I’m one and a half hours into my play-through of Antichamber. I am convinced that I can beat it. I am also convinced that it’s going to take much, much longer than I originally thought.
The hardest part of starting this article was trying to figure out how to approach it. A perhaps ironic situation; as anyone who has attempted to, or succeeded in beating the game would know. There’s something about Antichamber that has completely broken the cycle of how and why I play games. Something that is so different from what I’ve grown accustomed to, and yet so familiar. It’s a feeling I get when I’m playing. Maybe it’s been too long since I’ve played a well made puzzle game. Maybe it’s been too long since I’ve played a single-player game I truly want to beat. I’m not entirely sure, but I’m here to do my best to put it into words.
Antichamber was designed and published by Alexander Bruce, under the publishing name of Demruth. The game was released on January 31st of 2013. You might say I’m a little late to the party. I don’t remember when, how, or why I got the game. It’s on my Steam list, and probably was tossed into some Humble Bundle or other. I do remember hearing about the game in its glory days. For a while it seemed like every YouTuber I followed or friend I talked to wanted to tell me about the experience they’d had with this game. It wasn’t the same as it is today, every personality grabbing onto an indie title they think will be the next hit, in order to catapult their Let’s Play career. These were genuine feelings of excitement. People truly overflowing with a need to tell other people and talk with them about the game.
There’s just something about Antichamber that does that to you. It strikes me as one of the truest forms of games. An incredible blend of elements that create an experience worth having. A goal put in front of you that changes constantly, forcing you to re-establish how you are viewing and playing the game itself. There are moments of self realization. Times where you are so absorbed into solving just this one thing, that you don’t notice 20 minutes pass by. Periods of sitting in the all-too-familiar main lobby, staring at the map. Thinking. None of this feels forced, overly frustrating, or even that demanding. Every puzzle I solve is a moment of “Well, of course that worked!” followed immediately by a desire to see what’s next. All of the concepts I’ve learned from the last puzzles helping me to think more abstractly about what I’ll do in the next one. I never feel like I’m failing. It just feels like I’m constantly learning.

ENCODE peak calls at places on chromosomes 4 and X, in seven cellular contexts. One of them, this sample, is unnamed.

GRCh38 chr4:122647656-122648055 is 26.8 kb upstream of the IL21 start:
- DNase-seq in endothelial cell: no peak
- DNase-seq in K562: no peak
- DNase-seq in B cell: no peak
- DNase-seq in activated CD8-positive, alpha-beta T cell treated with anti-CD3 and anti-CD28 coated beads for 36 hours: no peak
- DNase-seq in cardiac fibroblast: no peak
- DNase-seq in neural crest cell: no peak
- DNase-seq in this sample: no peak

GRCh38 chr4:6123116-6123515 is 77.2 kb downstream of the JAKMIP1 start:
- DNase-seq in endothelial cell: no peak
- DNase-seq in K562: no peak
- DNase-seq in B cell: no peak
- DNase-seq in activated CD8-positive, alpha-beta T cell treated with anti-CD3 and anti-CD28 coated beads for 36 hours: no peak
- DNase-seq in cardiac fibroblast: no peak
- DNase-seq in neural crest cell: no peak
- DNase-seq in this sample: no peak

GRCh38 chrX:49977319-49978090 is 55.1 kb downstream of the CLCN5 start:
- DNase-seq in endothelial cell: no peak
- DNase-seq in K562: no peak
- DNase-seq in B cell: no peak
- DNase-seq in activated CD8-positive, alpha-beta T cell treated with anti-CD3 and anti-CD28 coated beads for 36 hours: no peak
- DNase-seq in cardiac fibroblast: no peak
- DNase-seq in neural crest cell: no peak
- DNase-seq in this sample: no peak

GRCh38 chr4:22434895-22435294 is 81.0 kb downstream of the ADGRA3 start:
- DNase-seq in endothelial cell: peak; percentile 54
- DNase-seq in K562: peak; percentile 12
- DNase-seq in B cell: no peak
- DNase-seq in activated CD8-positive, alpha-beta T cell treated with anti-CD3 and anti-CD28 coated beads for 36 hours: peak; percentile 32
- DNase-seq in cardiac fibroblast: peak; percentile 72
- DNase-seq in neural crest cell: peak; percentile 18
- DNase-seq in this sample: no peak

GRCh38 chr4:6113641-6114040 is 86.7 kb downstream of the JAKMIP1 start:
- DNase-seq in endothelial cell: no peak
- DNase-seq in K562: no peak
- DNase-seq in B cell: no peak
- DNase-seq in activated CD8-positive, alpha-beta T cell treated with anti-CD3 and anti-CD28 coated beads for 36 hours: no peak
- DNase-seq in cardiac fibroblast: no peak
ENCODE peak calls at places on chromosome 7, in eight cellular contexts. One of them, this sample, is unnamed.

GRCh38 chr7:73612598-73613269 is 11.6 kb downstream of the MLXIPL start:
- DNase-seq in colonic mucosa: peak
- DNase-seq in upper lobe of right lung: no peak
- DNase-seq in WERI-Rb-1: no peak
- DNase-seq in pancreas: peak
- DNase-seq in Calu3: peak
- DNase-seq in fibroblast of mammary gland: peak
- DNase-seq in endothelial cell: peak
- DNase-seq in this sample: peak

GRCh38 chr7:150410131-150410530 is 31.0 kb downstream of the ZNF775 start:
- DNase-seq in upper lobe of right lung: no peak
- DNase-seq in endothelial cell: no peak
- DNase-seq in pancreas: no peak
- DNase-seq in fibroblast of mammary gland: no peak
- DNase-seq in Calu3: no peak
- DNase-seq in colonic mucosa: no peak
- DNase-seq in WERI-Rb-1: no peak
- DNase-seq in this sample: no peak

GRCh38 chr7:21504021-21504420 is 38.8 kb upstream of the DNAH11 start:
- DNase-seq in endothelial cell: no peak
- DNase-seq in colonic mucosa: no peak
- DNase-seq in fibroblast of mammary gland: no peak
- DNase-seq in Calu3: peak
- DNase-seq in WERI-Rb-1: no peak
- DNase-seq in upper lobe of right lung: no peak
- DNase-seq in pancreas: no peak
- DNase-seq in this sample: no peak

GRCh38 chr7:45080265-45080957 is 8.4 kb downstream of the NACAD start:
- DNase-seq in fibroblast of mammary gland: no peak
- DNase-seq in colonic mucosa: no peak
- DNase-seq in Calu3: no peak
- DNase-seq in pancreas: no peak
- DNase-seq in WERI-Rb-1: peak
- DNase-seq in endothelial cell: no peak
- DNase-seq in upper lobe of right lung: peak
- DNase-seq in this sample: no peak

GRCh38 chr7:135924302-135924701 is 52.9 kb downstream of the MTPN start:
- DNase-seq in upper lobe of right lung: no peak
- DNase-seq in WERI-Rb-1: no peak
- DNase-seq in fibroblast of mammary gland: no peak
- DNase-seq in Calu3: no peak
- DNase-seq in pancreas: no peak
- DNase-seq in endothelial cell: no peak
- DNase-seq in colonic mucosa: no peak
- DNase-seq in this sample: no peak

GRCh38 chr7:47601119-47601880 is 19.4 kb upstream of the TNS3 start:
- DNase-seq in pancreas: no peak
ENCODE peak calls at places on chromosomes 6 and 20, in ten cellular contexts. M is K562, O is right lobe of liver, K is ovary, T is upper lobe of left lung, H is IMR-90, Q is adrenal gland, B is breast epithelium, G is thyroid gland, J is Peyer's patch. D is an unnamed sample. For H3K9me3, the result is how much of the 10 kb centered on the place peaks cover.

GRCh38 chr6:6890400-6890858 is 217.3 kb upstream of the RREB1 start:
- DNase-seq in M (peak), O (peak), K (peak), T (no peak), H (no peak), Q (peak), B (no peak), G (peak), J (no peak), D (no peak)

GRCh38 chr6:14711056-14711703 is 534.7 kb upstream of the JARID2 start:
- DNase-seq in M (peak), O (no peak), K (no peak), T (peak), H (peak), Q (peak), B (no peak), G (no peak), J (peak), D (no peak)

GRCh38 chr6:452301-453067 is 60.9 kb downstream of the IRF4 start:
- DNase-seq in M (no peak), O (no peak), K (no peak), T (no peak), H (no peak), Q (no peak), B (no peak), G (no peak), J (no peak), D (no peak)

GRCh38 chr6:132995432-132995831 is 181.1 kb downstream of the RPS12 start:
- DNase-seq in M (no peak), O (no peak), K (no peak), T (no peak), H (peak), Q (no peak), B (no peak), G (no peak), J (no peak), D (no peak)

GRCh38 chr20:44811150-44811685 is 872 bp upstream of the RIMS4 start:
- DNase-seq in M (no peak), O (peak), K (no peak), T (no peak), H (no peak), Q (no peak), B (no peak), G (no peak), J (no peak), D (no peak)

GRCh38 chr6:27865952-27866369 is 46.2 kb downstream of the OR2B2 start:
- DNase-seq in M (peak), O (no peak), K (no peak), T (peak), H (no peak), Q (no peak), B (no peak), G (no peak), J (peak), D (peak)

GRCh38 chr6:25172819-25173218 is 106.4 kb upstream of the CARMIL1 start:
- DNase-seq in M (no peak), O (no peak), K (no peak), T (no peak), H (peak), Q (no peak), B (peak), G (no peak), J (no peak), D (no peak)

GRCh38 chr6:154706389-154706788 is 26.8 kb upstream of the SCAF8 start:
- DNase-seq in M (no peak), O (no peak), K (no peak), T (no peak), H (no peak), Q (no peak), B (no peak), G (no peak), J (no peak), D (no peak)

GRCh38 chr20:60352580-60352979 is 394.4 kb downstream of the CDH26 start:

You don’t just beat a game like Antichamber. The driving force behind completing the game isn’t just the need to win, it’s the constant moments of learning and surprise. It isn’t carried by a well known universe of characters and places. I’m not jumping around with Mario, fighting Orcs in Mordor, or attempting to destroy a base in one of a dozen MOBAs. This game doesn’t give any other reason for you to play it other than to experience it for yourself. The success of the title proves that when a design is done well, the experience itself is enough. There are a lot of single-player games on my list that I want to just beat already. A backlog of titles that grows every year. None of them challenged me in the ways that Antichamber does. There’s something old-school about the over-arching simplicity filled with individual times of incredible challenge. I have a feeling that even after beating the game, I’ll still want more.
You don’t die. You gain very little in the sense of “power ups”. All that they do anyway is make the puzzles harder, because you have additional complexity that you need to account for. I don’t want to spoil any of the puzzles for a new player, so I won’t go into too much detail on how exactly the mechanics work. I will say that I spent way too long trying to find a pink block so I could watch it roll around a tunnel in the wall. I’ve done this multiple times, and every time I get this little burst of excitement that I’ve found it again. Want to know a secret? I don’t even know what it does! I have no idea if this ridiculous, insignificant thing is even going to have any effect on the game. But I do it. I do it because the game doesn’t punish me or reward me in the modern traditional sense of games. It lets me punish myself by hitting escape and backing out of a room/puzzle. It lets me reward myself by seeing my progress pile up in the main lobby. I feel the reward of just enjoying the discovery of the world I’m playing in, without having 376 collectibles trying to force me to do so.
I won’t, and can’t, call this a review without beating the game. I don’t really know what this is. There isn’t even a title for the article yet. I only knew that I had to try and place into words what it was that I felt while playing this crazy indie game. There’s a delight from being able to enjoy a genre of game that I haven’t felt a passion for in a long time. I’m even more thrilled to have an excuse to get away from multiplayer competitive games for a bit. Taking a step back from the memorization of items. The memorization of an arbitrarily created meta and power system. The absolute need to win all of the time because not winning is not having fun. Antichamber makes me feel like a real gamer again. Just a guy who likes to appreciate the challenge and beauty of a new world. Someone who is playing a game because it’s thoroughly enjoyable, and not because it’s the most popular shooter with the fastest matchmaking lobbies. I missed that, and I have the utmost respect to Alexander Bruce for giving me that back.
Please check out the Steam Store Page if you are interested in learning more or trying the game.
You can check out the Antichamber Website to purchase soundtracks and find other goodies.
Also check out the Press Page to read about some of the development process and view awards.
I think I figured out a title finally. Take it away Boston.